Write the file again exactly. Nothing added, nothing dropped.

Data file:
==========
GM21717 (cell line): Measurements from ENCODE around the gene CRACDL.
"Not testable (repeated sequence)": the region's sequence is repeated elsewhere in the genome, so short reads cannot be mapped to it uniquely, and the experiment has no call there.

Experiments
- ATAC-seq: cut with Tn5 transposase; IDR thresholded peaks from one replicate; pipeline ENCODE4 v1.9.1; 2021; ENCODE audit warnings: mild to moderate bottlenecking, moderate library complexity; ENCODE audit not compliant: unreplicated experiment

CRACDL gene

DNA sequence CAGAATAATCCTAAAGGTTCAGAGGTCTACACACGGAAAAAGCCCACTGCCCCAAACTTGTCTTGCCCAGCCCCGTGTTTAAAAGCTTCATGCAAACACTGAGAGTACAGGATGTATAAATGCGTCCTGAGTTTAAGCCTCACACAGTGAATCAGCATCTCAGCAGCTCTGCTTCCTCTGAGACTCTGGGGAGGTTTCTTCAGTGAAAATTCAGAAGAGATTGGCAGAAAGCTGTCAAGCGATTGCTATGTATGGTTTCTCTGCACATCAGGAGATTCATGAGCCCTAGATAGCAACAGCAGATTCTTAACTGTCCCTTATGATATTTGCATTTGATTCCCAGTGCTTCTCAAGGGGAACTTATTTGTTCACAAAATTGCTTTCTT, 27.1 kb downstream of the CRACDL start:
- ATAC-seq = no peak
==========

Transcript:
GM21717 (cell line): Measurements from ENCODE around the gene CRACDL.
"Not testable (repeated sequence)": the region's sequence is repeated elsewhere in the genome, so short reads cannot be mapped to it uniquely, and the experiment has no call there.

Experiments
- ATAC-seq: cut with Tn5 transposase; IDR thresholded peaks from one replicate; pipeline ENCODE4 v1.9.1; 2021; ENCODE audit warnings: mild to moderate bottlenecking, moderate library complexity; ENCODE audit not compliant: unreplicated experiment

CRACDL gene

DNA sequence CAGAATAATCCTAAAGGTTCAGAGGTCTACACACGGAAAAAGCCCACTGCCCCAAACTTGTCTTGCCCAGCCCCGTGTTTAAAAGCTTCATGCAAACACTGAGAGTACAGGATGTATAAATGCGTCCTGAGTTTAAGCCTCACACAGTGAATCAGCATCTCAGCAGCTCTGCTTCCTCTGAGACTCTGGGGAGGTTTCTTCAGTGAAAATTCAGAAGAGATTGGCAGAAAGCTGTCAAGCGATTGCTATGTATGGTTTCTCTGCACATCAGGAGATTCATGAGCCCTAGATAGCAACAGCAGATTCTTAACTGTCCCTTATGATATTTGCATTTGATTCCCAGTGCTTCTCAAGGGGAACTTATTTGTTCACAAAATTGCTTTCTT, 27.1 kb downstream of the CRACDL start:
- ATAC-seq = no peak